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|Citing Patent||Filing date||Publication date||Applicant||Title|
|US3743400 *||24 Dec 1970||3 Jul 1973||Microform Data Syst Inc||Film strip handling apparatus and method|
|US3781809 *||26 Aug 1970||25 Dec 1973||Fuji Photo Film Co Ltd||Retrieval method in reading dictionaries|
|US3792440 *||4 Nov 1971||12 Feb 1974||Fuji Photo Film Co Ltd||Coordinate indication device on microfilm|
|US3865478 *||4 Nov 1971||11 Feb 1975||Fuji Photo Film Co Ltd||Microfilm projecting system|
|US3868476 *||7 Feb 1973||25 Feb 1975||Sodeteg||System for locating and transmitting selected images|
|US3897711 *||20 Feb 1974||5 Aug 1975||Harvey Brewster Elledge||Music training device|
|US3932859 *||7 Mar 1974||13 Jan 1976||Anastasios Kyriakides||Electronic dictionary with word length responsive decoder|
|US4033686 *||25 Sep 1972||5 Jul 1977||Personal Communications, Inc.||Micro-image records|
|US4139898 *||29 Apr 1977||13 Feb 1979||General Company Limited||Microfilm searching reader|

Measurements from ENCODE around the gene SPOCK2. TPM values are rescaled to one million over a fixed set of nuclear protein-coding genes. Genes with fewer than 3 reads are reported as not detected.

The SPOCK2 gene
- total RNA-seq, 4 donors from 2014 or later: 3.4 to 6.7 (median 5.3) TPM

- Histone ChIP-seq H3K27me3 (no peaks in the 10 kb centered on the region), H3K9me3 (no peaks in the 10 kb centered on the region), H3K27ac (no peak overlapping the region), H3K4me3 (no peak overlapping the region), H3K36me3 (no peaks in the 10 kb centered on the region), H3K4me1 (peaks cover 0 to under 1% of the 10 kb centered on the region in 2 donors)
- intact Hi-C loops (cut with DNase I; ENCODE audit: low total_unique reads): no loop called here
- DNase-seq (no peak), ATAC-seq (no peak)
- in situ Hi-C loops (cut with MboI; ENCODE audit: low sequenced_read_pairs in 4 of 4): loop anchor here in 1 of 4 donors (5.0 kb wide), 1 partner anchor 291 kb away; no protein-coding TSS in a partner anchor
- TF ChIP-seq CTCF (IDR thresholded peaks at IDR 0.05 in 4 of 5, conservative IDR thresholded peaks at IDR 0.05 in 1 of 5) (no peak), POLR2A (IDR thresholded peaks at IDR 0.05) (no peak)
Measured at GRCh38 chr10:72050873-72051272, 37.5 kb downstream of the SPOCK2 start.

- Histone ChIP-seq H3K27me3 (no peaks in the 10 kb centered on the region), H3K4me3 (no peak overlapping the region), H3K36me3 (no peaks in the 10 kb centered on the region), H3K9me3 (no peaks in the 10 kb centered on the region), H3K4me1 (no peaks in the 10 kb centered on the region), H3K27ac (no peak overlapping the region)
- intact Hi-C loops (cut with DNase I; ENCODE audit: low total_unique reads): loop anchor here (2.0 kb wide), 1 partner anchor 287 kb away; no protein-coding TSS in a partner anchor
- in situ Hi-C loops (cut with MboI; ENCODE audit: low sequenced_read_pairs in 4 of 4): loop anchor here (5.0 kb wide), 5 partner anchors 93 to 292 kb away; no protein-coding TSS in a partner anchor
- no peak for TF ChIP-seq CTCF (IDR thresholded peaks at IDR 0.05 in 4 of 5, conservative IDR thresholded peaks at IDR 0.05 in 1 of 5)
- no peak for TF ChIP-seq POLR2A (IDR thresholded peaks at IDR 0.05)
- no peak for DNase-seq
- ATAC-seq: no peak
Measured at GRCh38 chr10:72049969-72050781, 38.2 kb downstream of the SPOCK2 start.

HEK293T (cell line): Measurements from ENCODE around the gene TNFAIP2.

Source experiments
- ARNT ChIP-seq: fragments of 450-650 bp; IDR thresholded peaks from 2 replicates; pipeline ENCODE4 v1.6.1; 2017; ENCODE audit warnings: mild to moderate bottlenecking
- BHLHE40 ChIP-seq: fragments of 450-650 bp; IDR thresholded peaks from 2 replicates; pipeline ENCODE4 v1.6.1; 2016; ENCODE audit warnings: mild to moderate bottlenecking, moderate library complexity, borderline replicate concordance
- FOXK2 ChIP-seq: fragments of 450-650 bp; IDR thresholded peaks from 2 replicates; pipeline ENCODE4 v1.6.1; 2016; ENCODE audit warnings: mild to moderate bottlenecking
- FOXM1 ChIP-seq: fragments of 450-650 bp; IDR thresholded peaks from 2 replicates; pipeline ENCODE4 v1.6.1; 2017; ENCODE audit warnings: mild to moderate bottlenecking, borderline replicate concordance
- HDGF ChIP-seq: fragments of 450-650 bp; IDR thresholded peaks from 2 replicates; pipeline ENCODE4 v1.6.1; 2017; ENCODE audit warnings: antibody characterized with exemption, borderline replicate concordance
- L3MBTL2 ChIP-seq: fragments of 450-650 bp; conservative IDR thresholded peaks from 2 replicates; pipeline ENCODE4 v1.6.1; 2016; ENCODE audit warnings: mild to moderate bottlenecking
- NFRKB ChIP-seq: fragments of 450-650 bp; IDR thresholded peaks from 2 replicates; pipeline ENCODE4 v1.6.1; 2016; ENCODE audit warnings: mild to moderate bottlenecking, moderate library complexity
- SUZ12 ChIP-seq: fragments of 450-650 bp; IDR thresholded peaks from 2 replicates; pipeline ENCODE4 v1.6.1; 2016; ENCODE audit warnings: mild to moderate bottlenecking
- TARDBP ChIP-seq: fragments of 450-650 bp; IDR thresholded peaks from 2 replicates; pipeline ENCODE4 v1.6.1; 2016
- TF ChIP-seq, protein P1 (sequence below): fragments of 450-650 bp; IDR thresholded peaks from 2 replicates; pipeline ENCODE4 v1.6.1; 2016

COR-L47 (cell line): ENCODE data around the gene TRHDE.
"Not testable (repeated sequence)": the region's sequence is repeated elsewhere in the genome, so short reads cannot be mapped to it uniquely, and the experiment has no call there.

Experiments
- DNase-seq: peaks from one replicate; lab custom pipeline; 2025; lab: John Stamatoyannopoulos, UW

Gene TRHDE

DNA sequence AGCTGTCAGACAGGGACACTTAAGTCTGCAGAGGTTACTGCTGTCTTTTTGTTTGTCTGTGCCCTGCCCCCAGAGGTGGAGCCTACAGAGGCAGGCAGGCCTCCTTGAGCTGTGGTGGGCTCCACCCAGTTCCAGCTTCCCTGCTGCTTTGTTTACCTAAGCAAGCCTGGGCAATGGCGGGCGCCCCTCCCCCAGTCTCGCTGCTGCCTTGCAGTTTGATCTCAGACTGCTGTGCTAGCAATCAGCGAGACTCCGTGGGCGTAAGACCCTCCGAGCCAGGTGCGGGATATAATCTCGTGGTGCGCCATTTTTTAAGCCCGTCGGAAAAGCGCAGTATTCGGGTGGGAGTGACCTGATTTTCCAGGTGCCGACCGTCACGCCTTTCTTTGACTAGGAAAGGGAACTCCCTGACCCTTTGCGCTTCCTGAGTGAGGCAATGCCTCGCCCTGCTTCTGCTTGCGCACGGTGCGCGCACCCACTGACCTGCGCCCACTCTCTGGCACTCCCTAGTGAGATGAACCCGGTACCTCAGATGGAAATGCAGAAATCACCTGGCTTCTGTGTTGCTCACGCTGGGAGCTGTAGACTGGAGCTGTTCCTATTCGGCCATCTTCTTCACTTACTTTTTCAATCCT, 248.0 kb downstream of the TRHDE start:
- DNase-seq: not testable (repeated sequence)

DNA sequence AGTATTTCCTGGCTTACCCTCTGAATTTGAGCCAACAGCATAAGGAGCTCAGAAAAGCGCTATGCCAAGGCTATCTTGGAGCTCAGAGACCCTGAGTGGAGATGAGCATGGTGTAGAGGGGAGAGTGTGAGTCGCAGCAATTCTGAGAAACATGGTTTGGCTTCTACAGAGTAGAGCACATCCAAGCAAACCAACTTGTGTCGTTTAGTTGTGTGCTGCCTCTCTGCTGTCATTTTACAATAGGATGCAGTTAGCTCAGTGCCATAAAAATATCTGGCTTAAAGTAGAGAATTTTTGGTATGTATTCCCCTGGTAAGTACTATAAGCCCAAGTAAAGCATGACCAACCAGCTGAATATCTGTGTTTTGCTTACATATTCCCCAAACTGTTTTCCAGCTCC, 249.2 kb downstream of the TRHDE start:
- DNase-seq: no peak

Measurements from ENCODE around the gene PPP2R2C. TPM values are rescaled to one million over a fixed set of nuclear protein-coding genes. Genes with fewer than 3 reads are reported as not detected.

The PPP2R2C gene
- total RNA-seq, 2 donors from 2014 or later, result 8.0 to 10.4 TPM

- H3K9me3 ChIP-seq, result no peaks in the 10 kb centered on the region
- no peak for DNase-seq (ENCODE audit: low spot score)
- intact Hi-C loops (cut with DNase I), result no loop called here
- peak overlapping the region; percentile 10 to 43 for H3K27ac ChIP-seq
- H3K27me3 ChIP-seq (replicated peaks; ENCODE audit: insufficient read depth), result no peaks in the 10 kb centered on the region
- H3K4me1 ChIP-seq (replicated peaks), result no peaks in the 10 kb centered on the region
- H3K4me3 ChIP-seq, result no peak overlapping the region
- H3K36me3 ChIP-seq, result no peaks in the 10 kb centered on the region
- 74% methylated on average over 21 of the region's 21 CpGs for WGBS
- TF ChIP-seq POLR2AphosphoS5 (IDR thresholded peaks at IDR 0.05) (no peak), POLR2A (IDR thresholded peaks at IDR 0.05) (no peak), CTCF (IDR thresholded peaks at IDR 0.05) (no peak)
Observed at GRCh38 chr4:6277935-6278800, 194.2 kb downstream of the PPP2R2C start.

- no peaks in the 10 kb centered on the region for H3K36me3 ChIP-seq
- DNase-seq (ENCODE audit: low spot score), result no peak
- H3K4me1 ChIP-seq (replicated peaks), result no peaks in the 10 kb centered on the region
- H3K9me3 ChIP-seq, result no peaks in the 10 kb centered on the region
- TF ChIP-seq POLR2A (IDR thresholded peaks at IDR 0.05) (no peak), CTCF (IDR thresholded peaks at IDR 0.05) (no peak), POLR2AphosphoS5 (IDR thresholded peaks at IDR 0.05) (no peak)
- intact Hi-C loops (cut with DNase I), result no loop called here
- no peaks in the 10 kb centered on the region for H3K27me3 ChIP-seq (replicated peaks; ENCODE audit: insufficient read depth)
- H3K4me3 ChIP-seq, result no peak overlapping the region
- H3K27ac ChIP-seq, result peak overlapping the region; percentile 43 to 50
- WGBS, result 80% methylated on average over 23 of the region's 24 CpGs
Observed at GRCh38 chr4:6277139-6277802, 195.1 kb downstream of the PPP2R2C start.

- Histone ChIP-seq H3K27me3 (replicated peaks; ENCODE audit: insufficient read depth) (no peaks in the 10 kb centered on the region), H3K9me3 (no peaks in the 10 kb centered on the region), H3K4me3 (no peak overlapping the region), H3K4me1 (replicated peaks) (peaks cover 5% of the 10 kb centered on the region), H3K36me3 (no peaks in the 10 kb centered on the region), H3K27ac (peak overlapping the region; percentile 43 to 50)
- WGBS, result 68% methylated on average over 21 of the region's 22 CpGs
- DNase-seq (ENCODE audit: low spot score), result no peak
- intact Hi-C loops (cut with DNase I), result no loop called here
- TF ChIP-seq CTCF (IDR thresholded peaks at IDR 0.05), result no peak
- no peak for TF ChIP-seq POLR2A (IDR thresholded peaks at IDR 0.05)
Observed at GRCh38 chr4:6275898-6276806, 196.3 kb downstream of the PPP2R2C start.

|US4160242 *||28 Jun 1977||3 Jul 1979||Fowler Gerald C||Reading machine|
|US4179743 *||24 Jul 1978||18 Dec 1979||Olympus Optical Company, Ltd.||Automatic microfilm retrieval system|
|US4468756 *||20 May 1982||28 Aug 1984||Chan Computer Corporation||Method and apparatus for processing languages|
|US5233333 *||21 May 1990||3 Aug 1993||Borsuk Sherwin M||Portable hand held reading unit with reading aid feature|
|US5355357 *||27 Mar 1992||11 Oct 1994||Sony Corporation||Disc player and disc loading device|
|US5475399 *||27 Jul 1993||12 Dec 1995||Borsuk; Sherwin M.||Portable hand held reading unit with reading aid feature|
|U.S. Classification||353/27.00R, 353/120, 434/156|
|International Classification||G03B21/11, G06F17/22, G03B21/10, G06F17/30, G06K17/00|